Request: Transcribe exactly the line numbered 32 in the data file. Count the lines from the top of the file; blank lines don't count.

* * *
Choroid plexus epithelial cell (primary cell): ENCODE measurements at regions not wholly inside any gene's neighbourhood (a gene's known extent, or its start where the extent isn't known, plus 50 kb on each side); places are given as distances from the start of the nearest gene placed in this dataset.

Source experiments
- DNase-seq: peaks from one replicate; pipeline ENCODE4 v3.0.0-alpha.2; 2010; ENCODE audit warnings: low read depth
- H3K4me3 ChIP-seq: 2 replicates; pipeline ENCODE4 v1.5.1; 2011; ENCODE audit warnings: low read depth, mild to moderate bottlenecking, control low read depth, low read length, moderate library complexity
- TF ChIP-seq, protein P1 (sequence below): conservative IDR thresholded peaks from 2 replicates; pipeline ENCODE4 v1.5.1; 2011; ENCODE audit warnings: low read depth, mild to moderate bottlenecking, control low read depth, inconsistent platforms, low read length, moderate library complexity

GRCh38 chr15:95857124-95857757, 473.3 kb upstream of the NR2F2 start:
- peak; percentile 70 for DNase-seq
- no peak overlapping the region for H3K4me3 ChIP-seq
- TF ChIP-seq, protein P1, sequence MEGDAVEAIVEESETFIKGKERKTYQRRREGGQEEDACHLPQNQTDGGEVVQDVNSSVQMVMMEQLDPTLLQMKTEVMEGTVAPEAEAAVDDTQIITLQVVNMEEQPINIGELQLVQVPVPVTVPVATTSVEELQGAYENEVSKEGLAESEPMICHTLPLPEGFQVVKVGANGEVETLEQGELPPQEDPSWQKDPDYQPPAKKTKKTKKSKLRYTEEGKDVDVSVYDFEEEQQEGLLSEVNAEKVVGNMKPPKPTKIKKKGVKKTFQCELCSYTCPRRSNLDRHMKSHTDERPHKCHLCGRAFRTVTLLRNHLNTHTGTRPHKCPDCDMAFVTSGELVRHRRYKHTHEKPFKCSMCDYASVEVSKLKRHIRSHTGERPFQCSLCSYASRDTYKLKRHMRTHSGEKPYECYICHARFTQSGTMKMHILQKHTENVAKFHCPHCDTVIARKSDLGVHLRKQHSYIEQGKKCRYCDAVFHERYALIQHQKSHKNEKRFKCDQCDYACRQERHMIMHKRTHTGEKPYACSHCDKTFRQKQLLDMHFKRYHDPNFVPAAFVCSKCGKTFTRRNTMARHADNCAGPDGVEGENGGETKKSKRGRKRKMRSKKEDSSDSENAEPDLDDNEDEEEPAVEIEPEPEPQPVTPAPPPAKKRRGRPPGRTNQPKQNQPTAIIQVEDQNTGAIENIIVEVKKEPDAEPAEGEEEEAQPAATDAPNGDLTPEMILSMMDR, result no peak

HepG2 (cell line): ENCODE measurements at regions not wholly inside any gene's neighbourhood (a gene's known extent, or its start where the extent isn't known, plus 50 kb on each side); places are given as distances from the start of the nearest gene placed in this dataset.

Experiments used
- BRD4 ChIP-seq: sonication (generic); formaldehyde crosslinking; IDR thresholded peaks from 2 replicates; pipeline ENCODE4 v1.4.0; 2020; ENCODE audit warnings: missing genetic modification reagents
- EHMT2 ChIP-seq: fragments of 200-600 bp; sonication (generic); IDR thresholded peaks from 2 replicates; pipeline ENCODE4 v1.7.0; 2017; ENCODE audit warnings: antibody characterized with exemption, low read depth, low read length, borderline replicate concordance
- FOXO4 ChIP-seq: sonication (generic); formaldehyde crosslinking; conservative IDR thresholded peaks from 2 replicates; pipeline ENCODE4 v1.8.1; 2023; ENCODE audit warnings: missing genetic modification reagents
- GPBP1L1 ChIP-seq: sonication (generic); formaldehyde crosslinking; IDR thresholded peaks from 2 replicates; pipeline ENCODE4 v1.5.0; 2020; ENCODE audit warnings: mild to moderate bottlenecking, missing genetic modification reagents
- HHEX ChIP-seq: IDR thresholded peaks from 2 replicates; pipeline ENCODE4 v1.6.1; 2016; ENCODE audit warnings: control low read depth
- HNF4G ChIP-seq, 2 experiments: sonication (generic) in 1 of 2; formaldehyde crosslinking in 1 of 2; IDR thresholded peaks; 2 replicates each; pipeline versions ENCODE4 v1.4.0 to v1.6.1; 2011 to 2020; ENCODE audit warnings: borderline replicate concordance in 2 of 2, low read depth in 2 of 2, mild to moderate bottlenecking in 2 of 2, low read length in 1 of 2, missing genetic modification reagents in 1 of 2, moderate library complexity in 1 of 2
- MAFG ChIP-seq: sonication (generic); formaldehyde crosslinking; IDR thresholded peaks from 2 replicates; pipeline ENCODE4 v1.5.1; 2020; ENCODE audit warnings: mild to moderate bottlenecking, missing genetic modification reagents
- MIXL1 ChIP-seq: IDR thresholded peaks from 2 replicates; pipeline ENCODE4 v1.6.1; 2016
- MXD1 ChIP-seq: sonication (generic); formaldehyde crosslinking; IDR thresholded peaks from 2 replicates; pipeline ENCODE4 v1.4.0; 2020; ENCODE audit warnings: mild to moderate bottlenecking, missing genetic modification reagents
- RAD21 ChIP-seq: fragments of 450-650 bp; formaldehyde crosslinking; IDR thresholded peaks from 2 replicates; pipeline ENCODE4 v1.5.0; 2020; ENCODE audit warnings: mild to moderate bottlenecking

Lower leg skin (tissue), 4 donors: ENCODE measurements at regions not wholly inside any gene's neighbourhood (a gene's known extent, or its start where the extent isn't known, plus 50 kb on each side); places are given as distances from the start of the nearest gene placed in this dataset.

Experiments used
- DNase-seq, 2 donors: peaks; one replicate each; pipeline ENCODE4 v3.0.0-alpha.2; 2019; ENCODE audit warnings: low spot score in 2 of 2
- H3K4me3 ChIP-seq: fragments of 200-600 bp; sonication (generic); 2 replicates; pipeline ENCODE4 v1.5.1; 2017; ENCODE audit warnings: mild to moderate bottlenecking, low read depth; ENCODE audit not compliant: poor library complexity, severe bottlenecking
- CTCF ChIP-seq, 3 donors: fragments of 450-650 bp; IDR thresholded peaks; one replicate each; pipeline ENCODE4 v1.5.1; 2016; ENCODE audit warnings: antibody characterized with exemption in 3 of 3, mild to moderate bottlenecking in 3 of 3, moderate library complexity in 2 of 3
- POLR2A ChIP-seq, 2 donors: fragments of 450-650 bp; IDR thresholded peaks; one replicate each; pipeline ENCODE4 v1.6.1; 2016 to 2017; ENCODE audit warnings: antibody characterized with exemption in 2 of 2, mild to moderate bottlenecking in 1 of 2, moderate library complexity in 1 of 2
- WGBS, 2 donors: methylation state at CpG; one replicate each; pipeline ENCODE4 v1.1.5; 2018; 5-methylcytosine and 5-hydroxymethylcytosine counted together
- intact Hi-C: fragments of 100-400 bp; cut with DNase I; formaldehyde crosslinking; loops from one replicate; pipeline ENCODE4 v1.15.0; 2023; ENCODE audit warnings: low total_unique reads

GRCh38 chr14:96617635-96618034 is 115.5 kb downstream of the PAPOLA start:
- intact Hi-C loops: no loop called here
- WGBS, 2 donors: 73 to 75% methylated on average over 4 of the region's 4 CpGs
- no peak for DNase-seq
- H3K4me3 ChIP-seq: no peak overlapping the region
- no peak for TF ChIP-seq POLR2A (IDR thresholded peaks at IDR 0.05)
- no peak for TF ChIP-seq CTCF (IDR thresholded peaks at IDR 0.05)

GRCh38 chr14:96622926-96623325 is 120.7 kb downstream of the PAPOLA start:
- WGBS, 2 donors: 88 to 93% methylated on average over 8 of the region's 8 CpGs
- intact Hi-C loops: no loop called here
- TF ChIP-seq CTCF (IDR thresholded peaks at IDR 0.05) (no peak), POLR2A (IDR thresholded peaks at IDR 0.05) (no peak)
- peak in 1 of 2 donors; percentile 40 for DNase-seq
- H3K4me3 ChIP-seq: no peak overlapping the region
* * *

- WGBS, 2 donors: 73 to 75% methylated on average over 4 of the region's 4 CpGs